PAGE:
Well, it might be Blog@Newsarama’s anniversary week, but Point/Counterpoint is a much newer column, so here it’s business as usual.
The Manga Jouhou forum has posted a translation of an article by Yoshikazu Hayashida about what makes the globalization of Japanese comics successful.
American comic magazines typically serialize only one or a few works, while Japanese magazines serialize ten or more works in their thick phone book-like volumes. This has had the following effect: Japanese magazines need to serialize only a small number of strong works to boost their sales. With the rest, they can adopt new writers and experiment with new manga. Through trial and error, a brilliant new work may be born, and it can become one of the strong works that support their sales. In this way, Japanese comics have always been aggressive, dynamic and exciting. Comic writers and publishers have been sensitive to trends and transferred them into comic pages. Thanks to the lure of big money, many talented people who might have become actors or authors chose to become comic writers, creating fascinating comics.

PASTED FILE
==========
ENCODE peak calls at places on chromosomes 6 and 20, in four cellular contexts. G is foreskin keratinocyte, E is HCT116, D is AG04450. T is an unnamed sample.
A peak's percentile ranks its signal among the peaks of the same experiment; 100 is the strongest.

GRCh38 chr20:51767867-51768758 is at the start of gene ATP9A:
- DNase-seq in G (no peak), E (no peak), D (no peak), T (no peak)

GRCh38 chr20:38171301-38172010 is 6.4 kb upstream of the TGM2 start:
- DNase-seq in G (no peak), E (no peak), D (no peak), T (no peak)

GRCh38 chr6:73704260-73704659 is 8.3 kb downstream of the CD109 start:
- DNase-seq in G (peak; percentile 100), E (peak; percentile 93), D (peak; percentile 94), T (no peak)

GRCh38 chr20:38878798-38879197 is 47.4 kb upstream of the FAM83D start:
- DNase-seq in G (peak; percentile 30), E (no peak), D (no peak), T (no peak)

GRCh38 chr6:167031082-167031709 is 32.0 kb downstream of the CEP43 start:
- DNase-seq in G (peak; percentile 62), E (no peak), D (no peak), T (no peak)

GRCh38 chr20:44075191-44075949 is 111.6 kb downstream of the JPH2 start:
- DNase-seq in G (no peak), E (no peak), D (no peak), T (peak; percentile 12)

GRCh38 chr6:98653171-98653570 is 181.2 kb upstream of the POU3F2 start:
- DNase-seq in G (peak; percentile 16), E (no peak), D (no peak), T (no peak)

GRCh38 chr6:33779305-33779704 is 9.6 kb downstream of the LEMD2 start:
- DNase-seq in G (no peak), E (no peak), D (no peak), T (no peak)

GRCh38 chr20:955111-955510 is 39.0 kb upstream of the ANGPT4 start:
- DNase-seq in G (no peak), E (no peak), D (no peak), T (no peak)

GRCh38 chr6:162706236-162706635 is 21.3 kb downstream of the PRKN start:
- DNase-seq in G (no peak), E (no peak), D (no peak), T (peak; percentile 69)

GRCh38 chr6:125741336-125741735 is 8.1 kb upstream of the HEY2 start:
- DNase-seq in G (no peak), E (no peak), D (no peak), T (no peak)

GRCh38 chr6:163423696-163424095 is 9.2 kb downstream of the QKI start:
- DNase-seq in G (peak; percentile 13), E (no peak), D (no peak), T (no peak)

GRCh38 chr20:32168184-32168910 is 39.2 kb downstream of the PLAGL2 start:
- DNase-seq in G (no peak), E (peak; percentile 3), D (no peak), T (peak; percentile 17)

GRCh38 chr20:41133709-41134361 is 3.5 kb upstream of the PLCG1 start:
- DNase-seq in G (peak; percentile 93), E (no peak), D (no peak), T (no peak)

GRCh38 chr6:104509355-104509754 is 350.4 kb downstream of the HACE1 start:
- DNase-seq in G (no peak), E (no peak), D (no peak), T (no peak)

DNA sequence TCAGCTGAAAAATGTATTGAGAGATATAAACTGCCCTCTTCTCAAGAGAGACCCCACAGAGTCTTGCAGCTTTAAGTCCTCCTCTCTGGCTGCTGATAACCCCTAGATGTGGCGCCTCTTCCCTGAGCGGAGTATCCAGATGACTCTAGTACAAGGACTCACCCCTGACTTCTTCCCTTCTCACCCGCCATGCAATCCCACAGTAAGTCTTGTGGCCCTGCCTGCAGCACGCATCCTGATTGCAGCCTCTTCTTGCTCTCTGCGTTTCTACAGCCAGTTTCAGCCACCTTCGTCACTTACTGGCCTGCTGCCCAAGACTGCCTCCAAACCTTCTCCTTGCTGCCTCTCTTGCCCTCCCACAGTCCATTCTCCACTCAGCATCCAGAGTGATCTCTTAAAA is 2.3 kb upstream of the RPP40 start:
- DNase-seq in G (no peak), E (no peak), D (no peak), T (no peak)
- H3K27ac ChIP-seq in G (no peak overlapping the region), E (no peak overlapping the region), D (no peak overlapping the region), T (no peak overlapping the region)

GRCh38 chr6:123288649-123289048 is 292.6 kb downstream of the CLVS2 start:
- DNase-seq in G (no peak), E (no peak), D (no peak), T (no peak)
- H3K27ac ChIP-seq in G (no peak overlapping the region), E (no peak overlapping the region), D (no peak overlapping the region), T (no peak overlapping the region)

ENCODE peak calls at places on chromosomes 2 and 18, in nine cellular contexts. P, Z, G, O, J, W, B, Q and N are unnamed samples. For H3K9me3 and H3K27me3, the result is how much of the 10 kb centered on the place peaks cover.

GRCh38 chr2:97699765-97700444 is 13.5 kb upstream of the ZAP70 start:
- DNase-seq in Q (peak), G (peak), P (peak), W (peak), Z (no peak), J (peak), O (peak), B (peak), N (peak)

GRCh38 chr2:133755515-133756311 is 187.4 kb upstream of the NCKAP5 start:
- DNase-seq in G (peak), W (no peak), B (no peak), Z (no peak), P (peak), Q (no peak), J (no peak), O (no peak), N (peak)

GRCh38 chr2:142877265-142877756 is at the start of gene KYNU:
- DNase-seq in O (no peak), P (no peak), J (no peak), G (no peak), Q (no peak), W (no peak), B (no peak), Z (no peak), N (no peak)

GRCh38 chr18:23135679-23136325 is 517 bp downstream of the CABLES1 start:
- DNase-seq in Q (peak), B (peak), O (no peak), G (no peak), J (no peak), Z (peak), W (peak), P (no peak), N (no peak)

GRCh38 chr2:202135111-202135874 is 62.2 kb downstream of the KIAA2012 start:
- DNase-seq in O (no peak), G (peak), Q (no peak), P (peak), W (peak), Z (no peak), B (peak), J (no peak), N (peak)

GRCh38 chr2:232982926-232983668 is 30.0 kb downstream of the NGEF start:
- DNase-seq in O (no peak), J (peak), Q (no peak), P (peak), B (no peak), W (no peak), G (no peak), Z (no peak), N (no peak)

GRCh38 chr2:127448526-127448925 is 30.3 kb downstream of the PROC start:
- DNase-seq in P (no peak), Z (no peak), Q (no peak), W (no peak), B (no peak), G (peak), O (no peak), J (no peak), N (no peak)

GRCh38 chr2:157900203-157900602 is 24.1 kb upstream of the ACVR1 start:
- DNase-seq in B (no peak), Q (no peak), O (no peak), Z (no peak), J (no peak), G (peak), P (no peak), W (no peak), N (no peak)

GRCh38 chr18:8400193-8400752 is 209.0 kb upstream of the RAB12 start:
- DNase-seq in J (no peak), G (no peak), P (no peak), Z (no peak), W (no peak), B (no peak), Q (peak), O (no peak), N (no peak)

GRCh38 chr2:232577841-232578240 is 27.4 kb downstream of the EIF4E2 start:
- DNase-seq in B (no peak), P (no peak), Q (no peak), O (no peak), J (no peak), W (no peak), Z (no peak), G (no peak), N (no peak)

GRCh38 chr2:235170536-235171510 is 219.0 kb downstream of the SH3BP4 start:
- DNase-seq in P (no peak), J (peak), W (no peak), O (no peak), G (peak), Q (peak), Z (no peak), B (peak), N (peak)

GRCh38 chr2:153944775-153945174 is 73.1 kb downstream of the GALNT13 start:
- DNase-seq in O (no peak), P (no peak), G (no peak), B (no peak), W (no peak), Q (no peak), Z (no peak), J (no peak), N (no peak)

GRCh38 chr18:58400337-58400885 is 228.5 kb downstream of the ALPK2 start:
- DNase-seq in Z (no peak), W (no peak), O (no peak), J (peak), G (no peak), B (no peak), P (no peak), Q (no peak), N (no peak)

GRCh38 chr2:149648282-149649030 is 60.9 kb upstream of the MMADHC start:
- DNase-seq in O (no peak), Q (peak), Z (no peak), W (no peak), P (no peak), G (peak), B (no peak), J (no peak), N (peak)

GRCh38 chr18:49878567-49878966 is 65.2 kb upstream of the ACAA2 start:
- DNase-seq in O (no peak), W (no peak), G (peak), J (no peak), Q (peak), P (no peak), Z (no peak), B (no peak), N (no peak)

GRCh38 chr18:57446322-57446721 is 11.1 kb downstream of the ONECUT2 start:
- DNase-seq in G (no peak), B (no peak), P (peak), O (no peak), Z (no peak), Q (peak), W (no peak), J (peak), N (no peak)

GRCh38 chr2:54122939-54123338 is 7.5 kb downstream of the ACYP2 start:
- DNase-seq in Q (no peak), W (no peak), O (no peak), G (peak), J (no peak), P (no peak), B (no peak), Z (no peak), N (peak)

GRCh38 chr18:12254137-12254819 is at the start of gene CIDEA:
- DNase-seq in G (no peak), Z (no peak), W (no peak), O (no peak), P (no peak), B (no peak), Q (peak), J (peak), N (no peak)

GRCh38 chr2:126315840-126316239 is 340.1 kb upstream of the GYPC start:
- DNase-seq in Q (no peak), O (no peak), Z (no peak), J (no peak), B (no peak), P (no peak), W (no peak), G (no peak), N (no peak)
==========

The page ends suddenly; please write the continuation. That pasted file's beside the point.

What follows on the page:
At Yet Another Comics Blog, Dave Carter agrees with some of Mr. Hayashida’s essay, but points out areas where he feels it is flat out wrong when it comes to American comics.
Hayashida makes the common mistake that American Comics = Super-heroes. They’re not. Outside of comic specialty shops, they’re not even in the majority.
Oddly, it was the exact same historical market conditions that led to the slimming and ghetoization of American comics which also led to the small-press and self-publishing movement. This movement has led not only to greater creative control and ownership, but also to great creativity and experimentation. I would argue that the past 30 years has seen at least as much experimentation and creativity in North American comics as in Japanese Manga (though admittedly my knowledge of the underground and art-manga movements is spotty at best).
So what do you think?